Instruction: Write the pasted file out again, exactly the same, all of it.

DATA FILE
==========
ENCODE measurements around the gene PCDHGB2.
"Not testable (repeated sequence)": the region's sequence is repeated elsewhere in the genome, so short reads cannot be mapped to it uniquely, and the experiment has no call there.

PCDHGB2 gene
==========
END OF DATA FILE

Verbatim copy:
ENCODE measurements around the gene PCDHGB2.
"Not testable (repeated sequence)": the region's sequence is repeated elsewhere in the genome, so short reads cannot be mapped to it uniquely, and the experiment has no call there.

PCDHGB2 gene